Babirusa Facts

Babirusa Profile

Babirusas have a distinct prehistoric appearance that has made them the stuff of legends.

They are sometimes referred to as ‘deer-pigs’ and live in a very limited area that includes swamps and forests in an Indonesia island of Sulawesi.

babirusa facts

Babirusa Facts Overview

Habitat: Swamps and forests
Location: Sulawesi, Indonesia
Lifespan: Up to 10 years in the wild and 24 in captivity
Size: 118 to 123 cm long (about 46 to 48 in)
Weight: 100 kg (about 220 lb)
Appearance: Stocky bodies with mostly hairless skin, short and pointed ears, and piglike snouts; males have 2 sets of long, curved tusks
Diet: Leaves, roots, insects, small mammals, berries, fish, and bark
Predators: Humans
Top Speed: 48 kph (30 mph)
No. of Species:
3 and 1 additional proposed species
Conservation Status:
2 vulnerable and 1 threatened species

Babirusas are sometimes called “prehistoric pigs,” and for good reason. Their stocky bodies and curved teeth give them the appearance of an ancient animal.

They are part of the swine family, which includes pigs, hogs, boars and warthogs.

They have been depicted in cave drawings more than 35,000 years old. These unusual animals can still be seen today in their small native habitats.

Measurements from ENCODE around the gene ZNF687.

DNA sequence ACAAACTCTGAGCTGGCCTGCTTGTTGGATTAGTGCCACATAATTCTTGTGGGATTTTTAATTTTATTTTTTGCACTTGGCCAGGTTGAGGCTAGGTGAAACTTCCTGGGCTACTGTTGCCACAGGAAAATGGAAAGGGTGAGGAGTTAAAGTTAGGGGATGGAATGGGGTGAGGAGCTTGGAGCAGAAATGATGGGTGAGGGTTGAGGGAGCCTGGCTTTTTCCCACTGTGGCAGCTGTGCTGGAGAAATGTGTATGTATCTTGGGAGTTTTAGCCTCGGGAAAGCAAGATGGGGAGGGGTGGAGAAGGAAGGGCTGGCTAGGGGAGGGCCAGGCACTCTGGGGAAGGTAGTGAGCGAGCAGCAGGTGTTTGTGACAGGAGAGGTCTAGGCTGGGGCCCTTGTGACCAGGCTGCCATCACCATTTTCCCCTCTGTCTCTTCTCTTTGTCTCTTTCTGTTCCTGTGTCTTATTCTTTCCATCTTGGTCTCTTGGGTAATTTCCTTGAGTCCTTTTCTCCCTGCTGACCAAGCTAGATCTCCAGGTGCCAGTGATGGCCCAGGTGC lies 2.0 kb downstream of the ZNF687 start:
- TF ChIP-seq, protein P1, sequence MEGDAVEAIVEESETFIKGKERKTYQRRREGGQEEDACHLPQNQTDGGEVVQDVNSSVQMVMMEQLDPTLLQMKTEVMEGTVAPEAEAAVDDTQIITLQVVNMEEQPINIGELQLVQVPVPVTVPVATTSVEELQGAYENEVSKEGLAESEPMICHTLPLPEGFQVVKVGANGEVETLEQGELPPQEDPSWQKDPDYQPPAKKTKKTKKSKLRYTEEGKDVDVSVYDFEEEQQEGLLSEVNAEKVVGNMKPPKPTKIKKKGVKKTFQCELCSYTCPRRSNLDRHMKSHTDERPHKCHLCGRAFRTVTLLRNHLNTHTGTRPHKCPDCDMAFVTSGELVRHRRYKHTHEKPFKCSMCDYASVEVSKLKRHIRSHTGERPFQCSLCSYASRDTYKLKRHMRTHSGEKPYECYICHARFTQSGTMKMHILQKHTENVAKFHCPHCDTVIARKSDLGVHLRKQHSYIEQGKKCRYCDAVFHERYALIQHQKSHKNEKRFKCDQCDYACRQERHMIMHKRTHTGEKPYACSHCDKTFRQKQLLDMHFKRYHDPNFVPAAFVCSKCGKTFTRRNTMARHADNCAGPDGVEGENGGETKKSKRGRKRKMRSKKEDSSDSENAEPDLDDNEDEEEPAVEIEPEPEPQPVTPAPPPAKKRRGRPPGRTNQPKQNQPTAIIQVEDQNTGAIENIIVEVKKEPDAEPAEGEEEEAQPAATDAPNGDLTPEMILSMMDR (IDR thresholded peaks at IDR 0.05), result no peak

Babirusas are a threatened species and protected in Indonesia where killing them is illegal, although poaching remains a threat to Babirusa.

Interesting Babirusa Facts 

1. They are also known as deer-pigs or pig-deer

These names come from the features that babirusas share with both kinds of animals. Their rounded, hairless bodies resemble domestic pigs, while the teeth that grow over their heads can resemble deer antlers.

2. Males have long upper canine teeth called tusks

Male babirusas have 2 set of tusks that curve over their heads and between their eyes. Each tusk ends in a sharp point.

babirusa tusks

3. Babirusa tusks can grow through their skulls

These teeth can grow long enough that they puncture the roof of the babirusa’s mouth and out the top of their snouts. Despite their fearsome appearance, these tusks do not appear to cause the babirusa pain. 1

4. Females have very small or no tusks